Conservation of sculptures

Polychrome wooden Sculptures:

Frequent problems encountered with painted wooden sculptures are loose paint layers and wood worm damage.According to the size of the object insect attacks can be treated chemically or through deprivation of oxygen. For large quantities exposure to nitrogen is recommended. Loose paint layers can be consolidated and put back into place and, if necessary, the lacunae can be completed. Later repaints can be removed in order to reveal the original paint.

Plaster and Terracotta Sculptures:

With such sculptures the most frequent problem comes from surface dirt. This can be removed mechanically or chemically depending on the surface finish and condition. Fragments are re adhered with reversible adhesives, gaps filled and if necessary retouched.

Metal Sculpture:

Conservation treatments of outdoor bronze sculpture aim at stabilizing the metal and at reducing the colour contrast. Light green anodic areas are treated with air abrasive and a soft abrasive such as ground nutshell without damage to the original surface. Black crusts are removed mechanically. In order to withstand outdoor conditions protective coatings such as microcrystalline waxes are used. When dealing with wrought and cast iron, more durable coatings are necessary. After a complete removal of all corrosion products, combined protective coatings are used. These usually consist of an anodic primer, followed by epoxy or polyurethane coatings.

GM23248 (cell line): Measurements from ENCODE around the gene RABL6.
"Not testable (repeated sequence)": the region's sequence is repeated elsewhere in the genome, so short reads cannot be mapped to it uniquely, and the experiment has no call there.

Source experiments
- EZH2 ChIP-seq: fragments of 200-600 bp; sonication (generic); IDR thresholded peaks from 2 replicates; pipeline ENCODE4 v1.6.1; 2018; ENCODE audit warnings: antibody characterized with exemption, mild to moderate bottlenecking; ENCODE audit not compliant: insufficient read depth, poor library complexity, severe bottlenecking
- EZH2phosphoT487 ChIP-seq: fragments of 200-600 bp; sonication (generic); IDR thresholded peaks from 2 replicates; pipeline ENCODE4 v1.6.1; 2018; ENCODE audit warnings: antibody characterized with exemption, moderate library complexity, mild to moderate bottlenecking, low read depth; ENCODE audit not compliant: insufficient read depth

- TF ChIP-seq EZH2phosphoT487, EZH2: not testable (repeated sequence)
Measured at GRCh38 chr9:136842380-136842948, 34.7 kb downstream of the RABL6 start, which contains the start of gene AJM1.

For metal sculptures kept indoors in a controlled environment less interventive methods are used. Surfaces are cleaned and coated with a compatible and reversible protective coating.

For both in-and outdoor sculptures a regular maintenance program is recommended to prevent extensive corrosion and costly conservation treatments.